I just finished the Powerpoint for the lecture, and I though some might like to see an explanation of the model that under girds all the public policy decisions, where R0 comes from, and how this metric influences Social Distancing, among other things.
Category: Science Page 1 of 6
(This post was first published on the AmNat150.org website)
The American Naturalist was first published in March 1867. Over the last 150 years, AmNat has had 16 different covers. Below is a gallery of those covers, with the dates they were used. Click on any image to bring up the full-sized gallery.
One of the fascinating features to trace through the covers is how the motto of the journal changed through the years.
I used to be the Editor-in-Chief of the American Naturalist, one of the oldest scientific journals in North America. The American Naturalist published its first issue two years before Charles Darwin published the Origin of Species, and I think that AmNat, as it’s affectionately called, is the world’s best journal for papers in evolution (and ecology and behavior).
Today, our Managing Editor, Trish Morse, brought to my attention some of the best evidence of AmNat‘s significance. AmNat is number 113 on the list of sources most cited by the Oxford English Dictionary. Only 6 other scientific publications are ahead of us on the list. That seems like a much better measure of the importance of a scientific journal’s contribution to knowledge than Impact Factors or other so-called measures of importance.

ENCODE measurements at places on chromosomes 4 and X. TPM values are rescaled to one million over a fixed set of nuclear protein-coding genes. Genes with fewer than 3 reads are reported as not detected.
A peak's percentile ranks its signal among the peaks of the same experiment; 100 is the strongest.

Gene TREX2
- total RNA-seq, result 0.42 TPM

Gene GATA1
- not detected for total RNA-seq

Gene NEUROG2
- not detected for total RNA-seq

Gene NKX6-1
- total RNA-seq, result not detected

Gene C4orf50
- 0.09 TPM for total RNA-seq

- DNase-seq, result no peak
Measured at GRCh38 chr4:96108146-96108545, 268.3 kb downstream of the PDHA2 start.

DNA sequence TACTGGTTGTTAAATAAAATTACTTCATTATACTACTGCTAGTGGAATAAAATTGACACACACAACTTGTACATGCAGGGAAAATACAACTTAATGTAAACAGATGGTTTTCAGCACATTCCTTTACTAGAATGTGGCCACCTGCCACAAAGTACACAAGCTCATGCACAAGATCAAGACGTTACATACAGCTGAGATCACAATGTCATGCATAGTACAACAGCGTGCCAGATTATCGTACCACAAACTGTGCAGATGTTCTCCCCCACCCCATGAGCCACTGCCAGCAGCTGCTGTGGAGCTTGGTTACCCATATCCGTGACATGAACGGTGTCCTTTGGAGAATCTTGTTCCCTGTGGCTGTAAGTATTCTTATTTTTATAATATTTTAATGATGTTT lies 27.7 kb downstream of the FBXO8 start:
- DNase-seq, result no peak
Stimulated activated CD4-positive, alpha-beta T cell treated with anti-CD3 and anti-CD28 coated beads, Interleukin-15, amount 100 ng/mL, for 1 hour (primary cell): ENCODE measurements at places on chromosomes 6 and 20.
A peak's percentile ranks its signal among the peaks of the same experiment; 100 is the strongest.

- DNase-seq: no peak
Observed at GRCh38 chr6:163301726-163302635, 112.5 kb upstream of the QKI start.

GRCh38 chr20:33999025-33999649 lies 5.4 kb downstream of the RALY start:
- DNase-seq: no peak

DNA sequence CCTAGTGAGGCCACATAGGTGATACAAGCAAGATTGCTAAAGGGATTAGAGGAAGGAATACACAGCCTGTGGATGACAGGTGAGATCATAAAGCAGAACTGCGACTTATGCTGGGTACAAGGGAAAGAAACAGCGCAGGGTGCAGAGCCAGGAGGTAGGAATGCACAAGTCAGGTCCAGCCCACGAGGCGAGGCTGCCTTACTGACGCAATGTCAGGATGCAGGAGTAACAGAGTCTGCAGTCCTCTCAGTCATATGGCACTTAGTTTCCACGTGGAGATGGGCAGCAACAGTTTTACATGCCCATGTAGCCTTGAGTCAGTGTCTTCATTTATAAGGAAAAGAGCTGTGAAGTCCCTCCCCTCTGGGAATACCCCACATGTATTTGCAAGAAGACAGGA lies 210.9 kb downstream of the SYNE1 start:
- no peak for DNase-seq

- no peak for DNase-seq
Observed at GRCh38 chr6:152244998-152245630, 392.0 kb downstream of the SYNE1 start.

I was sitting in church a couple of weeks back on Christmas Eve waiting for the service to start. As I usually do to pass the time, I picked up the Bible (what else are you going to do in church?), and I had a revelation about what I work on – namely evolution.
This revelation came to me in the form of a simple question. Where in the Bible does it say that evolution does not happen?
I am now planning the next offering of a Generalized Linear Mixed Models course that I sometimes teach to our graduate students. I’m teaching the next offering next spring. All our graduate students are clamoring for a course in R, and I am sure I’ll get much pressure to teach this course using R.
Posted by The Baltimore Sun on Thursday, September 8, 2016
This is hugely valuable advice. If one is to teach what students need to know, one really has to just simply do it!